Does Gravity Exist? Our Physics Tutors Weigh In.
There are certain truths that dictate the way we view the world. The earth is round. It rotates around the sun. The sun rises in the morning and sets in the evening. Gravity keeps us firmly on the ground. Or does it? Last week the New York Times published this fascinating article - “A scientist takes on gravity.” We asked our physics tutors to comment and got three just as fascinating articles back. Tell us what you think!
Gravity has always been the number one topic in physics from the beginning itself. We all have in mind the great genius Albert Einstein. In 1915 Albert Einstein himself changed the way the world was looking at gravity and he wasn’t believed either. But ultimately the experiments showed that Einstein was right.
In this case, we are talking about gravity as an entropic force. Entropy was one of the most interesting topics in physics since it talks about equilibrium, the concept that everything should be going towards a certain distribution both in space and in velocities. When we look at it this way, we may better understand the concept of gravity, philosophically speaking.
However, we must keep in mind that this is not necessarily the correct view. A lot of things have been thought throughout the ages, and many of them were not correct. But that is what science is about – trying things and making mistakes. There is no way that mankind can always be right, but many mistakes helped other people to find the correct explanation. It is in this sense that I find the words of Erik Verlinde of great value.
Although the idea of non-existent gravity has also been proposed by Einstein who claimed that it was due to geometric deformations, this is truly a new point of view. This is becauseit goes one step further in unification theory, the idea that everything in the universe can be explained with a single theory. Now we find in the words of Verlinde, this step that physics needed.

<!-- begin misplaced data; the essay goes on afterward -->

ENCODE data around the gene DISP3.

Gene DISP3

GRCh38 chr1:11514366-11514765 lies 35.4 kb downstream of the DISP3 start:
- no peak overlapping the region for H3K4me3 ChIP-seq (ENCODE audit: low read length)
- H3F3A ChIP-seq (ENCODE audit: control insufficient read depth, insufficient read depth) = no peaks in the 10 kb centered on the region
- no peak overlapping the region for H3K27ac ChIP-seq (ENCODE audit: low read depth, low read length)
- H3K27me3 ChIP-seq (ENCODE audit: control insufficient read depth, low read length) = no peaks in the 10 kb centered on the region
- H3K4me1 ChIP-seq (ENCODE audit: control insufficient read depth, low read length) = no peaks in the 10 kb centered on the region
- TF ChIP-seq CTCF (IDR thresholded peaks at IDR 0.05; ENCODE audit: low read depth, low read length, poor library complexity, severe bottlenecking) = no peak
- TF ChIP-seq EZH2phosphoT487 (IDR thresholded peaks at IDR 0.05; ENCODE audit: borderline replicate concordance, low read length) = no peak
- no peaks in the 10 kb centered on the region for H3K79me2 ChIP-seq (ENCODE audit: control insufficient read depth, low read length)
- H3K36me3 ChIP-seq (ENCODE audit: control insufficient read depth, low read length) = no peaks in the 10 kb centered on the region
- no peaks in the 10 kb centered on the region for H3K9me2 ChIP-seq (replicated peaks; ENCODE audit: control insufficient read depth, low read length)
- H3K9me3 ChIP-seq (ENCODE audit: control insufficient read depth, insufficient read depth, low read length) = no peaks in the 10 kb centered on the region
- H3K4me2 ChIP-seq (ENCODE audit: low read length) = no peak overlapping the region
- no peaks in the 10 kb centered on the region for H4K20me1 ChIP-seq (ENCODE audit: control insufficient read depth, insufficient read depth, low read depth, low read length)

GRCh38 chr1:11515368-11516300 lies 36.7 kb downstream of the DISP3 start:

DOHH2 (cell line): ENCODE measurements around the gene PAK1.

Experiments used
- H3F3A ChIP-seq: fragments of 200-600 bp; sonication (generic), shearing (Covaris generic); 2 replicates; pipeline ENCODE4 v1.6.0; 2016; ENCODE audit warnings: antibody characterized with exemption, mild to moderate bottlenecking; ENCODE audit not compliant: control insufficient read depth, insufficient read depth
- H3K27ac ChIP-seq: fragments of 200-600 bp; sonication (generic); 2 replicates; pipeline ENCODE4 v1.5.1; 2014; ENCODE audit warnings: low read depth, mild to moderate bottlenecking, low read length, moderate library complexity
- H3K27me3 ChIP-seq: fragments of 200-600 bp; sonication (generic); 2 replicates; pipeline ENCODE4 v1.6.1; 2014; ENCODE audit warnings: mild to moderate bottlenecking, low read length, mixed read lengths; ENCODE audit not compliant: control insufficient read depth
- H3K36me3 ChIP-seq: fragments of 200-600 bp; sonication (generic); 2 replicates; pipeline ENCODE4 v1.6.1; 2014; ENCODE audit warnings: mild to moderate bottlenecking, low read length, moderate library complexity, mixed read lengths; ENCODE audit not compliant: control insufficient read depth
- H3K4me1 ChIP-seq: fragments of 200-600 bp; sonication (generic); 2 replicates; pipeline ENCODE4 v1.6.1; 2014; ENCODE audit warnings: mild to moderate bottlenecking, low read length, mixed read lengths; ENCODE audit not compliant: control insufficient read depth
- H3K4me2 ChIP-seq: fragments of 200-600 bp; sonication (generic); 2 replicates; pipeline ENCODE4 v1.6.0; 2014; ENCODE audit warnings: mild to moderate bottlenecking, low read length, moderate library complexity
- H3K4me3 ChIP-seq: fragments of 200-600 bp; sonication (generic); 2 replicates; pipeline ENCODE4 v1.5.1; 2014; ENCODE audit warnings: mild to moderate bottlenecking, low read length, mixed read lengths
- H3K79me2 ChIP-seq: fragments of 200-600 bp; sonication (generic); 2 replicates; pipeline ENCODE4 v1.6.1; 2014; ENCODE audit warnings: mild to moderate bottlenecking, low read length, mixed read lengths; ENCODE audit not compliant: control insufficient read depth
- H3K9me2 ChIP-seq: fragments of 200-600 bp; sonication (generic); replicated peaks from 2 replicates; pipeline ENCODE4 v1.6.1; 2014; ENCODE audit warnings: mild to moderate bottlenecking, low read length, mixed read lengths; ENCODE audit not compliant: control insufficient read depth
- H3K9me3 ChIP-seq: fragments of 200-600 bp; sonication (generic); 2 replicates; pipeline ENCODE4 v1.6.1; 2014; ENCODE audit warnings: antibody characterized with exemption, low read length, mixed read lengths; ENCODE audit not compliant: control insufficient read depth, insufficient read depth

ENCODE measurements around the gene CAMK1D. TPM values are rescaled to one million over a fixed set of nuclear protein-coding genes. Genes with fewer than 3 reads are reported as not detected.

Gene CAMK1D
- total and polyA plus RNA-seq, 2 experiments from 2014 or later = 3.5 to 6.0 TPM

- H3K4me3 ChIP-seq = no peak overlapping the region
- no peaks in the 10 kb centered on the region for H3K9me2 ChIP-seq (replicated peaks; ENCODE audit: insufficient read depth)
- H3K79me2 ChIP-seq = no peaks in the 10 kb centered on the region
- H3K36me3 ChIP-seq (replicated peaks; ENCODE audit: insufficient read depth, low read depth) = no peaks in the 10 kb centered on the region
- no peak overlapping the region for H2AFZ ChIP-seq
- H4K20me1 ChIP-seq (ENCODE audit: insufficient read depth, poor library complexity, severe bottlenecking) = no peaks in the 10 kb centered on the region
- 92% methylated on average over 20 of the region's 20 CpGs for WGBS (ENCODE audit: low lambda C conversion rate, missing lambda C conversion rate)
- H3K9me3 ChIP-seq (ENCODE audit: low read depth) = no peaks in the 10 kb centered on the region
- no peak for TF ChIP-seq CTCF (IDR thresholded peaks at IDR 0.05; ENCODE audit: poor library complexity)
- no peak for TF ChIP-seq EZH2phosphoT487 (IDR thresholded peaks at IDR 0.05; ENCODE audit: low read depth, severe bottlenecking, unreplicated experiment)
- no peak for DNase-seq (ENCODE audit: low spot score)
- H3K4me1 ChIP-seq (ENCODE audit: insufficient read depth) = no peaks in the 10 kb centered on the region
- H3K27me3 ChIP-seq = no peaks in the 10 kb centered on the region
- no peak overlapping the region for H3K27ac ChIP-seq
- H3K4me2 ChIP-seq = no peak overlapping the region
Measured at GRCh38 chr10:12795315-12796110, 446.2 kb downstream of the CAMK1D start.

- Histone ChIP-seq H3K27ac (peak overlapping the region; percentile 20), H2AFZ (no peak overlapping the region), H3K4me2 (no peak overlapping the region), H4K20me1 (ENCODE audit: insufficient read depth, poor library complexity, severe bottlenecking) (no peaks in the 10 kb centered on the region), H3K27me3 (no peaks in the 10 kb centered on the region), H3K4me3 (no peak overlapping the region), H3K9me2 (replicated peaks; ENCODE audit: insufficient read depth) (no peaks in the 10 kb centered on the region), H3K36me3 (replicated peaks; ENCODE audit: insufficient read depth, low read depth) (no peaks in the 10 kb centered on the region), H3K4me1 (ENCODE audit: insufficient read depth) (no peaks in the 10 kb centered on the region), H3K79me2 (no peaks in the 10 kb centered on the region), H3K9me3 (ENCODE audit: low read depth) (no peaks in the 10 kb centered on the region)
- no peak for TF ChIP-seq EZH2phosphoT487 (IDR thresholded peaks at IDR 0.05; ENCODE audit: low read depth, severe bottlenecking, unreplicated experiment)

One final word is needed now and that is about the education received by these scientists. This revolutionary idea of Verlinde is not easily achieved. One must have a great understanding of both gravity and physics in general. And in order to understand physics in this way, you must receive a very good and very broad education. It is the duty of every teacher, professor, and tutor to provide this education that makes scientists that understand things better.
My humble congratulations go to Eric Verlinde who could give all physicists in general the open mindedness needed to be really good scientists. Although he could be wrong nobody could take away from him the fact that he did something new and that is what matters.
Pablo A. has been with Tutor.com since 2009 and tutors physics. Read more comments on this New York Times article by other Tutor.com tutors.